Email this review


A prophet in the orchard crying for the return of such sweet temptations as the Northern Spy, the Spitzenberg, the Rhode Island Greening. . .Lape's paean to the apple condemns the dwindling variety and the deteriorating quality of those that remain. Along the way we learn much: that John Endicott brought the first edible apple to the U.S., that the McIntosh is grown in Nepal, that the apple is Tasmania's number one fruit, and that the Red Astrakhan makes the best jelly and marmalade. He decries the impact of modern marketing and agriculture, which have given us the perfidious Red Delicious (""O Beautiful Red Sawdust"") and the ""Chemical Nightmare"" resulting from the cavalier use of herb- and pesticides On his nearly bygone favorites Lape is rhapsodic: ""To bite into the flesh of a well-ripened Spy and have the juices ooze around the teeth and its rich tart flavor fill the mouth and its aroma rise up and fill the nostrils. . ."" Of the Spitzenberg: ""Its flesh is tinged with yellow and is firm, tender, and aromatic. . ."" We permit him his longish divagations into chemical treatments and the finer points of pruning and crab-apple varieties, for the 79 year old horticulturist (director of the George Landis Arboretum in upstate New York) is a man with a mission. Something for everyone--including growing and grafting your own in the backyard.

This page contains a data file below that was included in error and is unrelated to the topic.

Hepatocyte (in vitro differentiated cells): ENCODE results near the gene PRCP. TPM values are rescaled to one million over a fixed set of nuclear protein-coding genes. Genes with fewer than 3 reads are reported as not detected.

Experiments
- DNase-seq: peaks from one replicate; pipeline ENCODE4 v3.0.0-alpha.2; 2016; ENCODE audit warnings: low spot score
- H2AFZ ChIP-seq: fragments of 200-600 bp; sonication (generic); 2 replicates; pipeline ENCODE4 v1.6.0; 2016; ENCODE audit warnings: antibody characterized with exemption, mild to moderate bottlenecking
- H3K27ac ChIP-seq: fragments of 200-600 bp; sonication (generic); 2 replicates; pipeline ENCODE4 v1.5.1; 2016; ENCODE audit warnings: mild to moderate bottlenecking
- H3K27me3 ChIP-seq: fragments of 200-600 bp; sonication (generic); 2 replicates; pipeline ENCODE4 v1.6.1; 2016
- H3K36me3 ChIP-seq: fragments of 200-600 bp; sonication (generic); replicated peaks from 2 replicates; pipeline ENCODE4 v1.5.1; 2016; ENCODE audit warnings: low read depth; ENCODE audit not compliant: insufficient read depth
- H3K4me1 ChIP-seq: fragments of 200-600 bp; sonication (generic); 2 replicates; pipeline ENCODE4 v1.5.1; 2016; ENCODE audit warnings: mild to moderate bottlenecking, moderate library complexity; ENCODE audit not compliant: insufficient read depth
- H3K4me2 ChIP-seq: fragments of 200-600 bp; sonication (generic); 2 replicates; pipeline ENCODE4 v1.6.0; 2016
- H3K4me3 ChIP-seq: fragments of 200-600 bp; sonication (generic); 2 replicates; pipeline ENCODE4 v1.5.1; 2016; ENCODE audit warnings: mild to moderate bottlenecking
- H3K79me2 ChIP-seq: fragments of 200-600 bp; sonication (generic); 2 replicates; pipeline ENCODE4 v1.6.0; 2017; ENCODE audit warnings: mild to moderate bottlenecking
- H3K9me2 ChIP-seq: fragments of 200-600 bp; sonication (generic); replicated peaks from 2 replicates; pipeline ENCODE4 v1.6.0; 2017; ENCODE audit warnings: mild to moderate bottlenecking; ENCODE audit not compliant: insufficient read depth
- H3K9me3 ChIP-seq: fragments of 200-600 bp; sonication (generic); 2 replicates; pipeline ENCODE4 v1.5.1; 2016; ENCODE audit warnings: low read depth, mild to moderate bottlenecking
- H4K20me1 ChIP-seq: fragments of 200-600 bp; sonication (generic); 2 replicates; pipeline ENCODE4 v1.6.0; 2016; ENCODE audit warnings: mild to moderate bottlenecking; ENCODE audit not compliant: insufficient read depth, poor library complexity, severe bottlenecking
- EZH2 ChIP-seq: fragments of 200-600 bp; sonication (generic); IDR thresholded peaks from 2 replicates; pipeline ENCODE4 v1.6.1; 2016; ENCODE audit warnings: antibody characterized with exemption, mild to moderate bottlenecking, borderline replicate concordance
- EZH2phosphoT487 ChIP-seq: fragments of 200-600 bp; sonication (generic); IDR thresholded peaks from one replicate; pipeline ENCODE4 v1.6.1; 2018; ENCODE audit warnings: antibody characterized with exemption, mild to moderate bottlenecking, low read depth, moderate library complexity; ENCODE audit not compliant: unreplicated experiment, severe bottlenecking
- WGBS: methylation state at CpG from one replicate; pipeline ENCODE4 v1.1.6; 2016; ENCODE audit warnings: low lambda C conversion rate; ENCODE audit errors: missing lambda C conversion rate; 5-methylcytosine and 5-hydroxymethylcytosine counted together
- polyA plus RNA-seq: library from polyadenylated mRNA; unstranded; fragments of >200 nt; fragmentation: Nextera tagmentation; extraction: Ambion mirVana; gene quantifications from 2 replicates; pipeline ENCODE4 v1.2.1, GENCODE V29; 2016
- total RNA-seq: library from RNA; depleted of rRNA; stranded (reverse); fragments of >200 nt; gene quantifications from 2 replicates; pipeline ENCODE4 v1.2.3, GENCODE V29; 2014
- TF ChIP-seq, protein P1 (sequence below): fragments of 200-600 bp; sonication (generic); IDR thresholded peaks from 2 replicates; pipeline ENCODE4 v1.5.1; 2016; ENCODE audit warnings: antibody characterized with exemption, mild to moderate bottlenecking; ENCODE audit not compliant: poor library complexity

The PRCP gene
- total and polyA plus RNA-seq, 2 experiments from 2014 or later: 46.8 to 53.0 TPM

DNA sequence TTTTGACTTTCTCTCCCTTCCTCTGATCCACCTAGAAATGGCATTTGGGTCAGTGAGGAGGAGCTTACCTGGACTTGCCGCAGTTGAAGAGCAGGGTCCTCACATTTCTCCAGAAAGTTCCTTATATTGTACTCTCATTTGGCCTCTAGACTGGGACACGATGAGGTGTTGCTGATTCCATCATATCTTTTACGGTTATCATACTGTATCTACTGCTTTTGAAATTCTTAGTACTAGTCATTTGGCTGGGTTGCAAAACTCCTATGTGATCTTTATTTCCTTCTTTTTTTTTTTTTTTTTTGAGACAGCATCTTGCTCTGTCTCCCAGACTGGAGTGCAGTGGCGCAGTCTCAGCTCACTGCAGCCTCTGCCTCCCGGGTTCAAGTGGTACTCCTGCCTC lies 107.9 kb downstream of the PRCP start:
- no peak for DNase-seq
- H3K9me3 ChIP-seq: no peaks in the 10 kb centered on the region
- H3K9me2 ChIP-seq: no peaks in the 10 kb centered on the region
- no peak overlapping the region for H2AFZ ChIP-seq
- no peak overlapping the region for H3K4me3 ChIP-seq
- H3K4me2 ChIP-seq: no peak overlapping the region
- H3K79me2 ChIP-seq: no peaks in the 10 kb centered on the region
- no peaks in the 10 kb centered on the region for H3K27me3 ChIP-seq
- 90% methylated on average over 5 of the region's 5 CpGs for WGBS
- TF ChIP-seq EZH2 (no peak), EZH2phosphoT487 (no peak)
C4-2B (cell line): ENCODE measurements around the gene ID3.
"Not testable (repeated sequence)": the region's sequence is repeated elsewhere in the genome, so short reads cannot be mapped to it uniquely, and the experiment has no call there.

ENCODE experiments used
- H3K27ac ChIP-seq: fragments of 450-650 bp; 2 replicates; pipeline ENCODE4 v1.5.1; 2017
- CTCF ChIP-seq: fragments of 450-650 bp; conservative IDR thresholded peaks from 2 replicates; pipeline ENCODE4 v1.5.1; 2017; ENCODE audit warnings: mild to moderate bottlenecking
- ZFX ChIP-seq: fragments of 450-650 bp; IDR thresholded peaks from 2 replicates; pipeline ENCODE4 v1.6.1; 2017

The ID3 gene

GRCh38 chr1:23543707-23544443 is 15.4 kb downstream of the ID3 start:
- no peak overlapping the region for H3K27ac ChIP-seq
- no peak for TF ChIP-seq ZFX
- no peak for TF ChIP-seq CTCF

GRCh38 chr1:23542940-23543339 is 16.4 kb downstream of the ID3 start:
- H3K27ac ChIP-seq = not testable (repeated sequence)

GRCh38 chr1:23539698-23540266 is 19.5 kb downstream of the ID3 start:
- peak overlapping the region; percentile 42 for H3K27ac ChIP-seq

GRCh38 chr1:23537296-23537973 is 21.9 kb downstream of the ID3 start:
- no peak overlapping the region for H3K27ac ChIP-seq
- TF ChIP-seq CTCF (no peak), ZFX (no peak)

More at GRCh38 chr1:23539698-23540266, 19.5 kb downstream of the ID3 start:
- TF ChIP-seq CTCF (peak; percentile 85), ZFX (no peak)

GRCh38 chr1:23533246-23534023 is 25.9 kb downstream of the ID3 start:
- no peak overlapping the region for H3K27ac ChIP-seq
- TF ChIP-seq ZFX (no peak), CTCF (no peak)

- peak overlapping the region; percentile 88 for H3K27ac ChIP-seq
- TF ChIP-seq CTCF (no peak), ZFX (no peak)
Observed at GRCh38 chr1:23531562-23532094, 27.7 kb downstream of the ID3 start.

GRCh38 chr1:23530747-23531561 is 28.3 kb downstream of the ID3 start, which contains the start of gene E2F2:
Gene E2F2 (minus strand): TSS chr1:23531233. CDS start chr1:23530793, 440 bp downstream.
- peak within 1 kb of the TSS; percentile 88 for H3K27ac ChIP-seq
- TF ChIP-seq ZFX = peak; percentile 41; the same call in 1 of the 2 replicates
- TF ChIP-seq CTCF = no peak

Pub Date: May 1st, 1979
Publisher: Houghton Mifflin